MONOGLYME, being the simplest of the three, has the greatest affinity for sodium and, therefore, is the easiest solvent with which to complex sodium naphthalene. The solubility of sodium naphthalene in monoglyme is quite high so the resulting etchant is very sodium rich but also very viscous, usually needing to be thinned for particular applications.
- Ethylene Glycol Dimethyl Ether or MONOGLYME
- Diethylene Glycol Dimethyl Ether or DIGLYME
- Tetraethylene Glycol Dimethyl Ether or TETRAGLYME
The closed cup flash point of this solvent is approximately 30°F that makes it a very flammable material and a considerable hazard. A third factor regarding etchants made with monoglyme is their thermal stability. At temperatures above 32°F, these etchants begin a spontaneous reaction, consuming their active ingredient -- sodium -- in the process and giving off methyl vinyl ether. It is usually recommended to store these etchants under refrigeration in order to limit this deterioration.
DIGLYME, while it dissolves less sodium naphthalene in complex, has a much higher flash point (134°F which classifies it as a combustible) and makes an etchant with the viscosity of about that of water. Diglyme is very stable at room temperatures and above and does not exhibit the same spontaneous decomposition as monoglyme at temperatures up through its flash point. Also, the evolution of methyl vinyl ether is about one-tenth that of monoglyme.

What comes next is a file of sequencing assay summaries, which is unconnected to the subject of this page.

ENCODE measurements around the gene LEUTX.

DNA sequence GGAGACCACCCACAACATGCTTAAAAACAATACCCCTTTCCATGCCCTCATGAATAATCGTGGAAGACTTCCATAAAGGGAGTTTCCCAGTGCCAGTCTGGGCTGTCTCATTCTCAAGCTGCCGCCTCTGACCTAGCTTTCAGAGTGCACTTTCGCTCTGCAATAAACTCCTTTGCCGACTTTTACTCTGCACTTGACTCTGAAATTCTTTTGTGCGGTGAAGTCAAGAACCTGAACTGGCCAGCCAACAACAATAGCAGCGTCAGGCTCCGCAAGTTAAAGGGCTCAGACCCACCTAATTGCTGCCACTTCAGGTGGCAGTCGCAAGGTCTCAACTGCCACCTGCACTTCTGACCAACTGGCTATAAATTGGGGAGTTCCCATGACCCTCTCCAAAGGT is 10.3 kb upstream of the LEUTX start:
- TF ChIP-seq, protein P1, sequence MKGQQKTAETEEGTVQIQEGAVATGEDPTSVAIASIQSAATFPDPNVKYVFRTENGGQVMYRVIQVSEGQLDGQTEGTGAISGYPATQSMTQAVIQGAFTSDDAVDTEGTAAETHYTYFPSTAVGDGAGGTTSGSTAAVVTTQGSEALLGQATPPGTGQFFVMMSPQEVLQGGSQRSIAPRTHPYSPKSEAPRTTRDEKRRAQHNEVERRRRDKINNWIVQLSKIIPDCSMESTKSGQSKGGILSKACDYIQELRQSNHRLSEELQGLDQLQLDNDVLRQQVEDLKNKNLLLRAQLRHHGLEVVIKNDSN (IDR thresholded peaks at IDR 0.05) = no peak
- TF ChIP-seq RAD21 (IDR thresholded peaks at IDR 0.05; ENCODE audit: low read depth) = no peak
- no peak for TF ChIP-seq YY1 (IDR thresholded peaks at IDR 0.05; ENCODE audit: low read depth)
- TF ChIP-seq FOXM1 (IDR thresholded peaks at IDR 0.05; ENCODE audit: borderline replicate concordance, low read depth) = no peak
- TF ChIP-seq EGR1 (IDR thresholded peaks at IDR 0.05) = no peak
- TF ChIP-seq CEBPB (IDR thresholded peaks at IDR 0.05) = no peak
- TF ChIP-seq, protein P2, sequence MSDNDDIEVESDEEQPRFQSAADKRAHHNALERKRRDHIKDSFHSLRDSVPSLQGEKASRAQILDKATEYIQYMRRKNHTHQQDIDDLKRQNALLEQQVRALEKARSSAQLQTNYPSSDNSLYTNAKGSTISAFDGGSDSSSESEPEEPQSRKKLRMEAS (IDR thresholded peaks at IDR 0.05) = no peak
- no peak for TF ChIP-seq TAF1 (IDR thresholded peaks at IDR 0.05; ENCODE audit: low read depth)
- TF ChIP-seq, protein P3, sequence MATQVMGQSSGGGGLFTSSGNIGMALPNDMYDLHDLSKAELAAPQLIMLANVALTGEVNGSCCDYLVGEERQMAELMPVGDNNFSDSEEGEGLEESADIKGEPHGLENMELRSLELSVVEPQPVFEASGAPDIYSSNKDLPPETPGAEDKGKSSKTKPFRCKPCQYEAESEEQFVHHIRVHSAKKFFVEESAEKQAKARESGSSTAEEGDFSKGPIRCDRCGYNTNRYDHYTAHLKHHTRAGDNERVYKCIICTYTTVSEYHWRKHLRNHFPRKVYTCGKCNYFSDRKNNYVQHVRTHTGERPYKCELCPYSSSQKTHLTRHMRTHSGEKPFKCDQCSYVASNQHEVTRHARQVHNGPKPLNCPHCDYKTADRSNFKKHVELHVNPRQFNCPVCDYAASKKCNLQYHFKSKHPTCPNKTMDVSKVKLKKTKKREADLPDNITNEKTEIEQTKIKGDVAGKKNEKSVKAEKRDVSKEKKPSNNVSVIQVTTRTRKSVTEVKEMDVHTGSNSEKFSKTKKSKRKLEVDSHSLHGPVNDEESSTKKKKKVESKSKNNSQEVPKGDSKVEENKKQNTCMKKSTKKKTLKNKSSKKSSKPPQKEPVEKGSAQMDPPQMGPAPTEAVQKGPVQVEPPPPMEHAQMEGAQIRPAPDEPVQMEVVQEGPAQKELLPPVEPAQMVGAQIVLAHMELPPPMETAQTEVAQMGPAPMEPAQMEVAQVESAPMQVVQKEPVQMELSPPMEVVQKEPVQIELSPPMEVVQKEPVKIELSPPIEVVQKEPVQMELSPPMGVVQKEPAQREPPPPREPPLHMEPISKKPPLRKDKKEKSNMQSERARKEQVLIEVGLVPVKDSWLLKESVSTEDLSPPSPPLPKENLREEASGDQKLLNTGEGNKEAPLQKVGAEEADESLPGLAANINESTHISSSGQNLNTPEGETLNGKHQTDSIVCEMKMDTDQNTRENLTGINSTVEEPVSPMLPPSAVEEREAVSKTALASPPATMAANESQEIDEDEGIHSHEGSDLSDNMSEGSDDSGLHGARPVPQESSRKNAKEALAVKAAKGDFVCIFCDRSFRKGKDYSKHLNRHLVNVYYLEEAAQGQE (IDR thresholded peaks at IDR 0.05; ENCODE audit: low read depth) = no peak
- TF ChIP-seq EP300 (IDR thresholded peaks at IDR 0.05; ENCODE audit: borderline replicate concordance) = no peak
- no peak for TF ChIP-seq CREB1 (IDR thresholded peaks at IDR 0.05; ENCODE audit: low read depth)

TETRAGLYME, the most complex of the three solvents, has a very high flash point (around 230°F). However, an etchant made with this solvent yields poor bond strengths because the complexity of the solvent inhibits the release of the active ingredient -- sodium -- to the etching process.
ELEVATED TEMPERATURE ETCHING
So we have this relationship among these glymes, in the ascending order of their complexity, that bears directly on the efficacy of the etchants made with them.
Monoglyme, as the simplest solvent, dissolves sodium naphthalene the easiest and also gives it up the most readily in reactions with fluorine when etching PTFE. Diglyme, having a more complex molecule, dissolves sodium naphthalene less easily and is a little slower in giving in these reactions. And tetraglyme, being the most complex of the glymes, presents the least amount of active sodium to the etching process.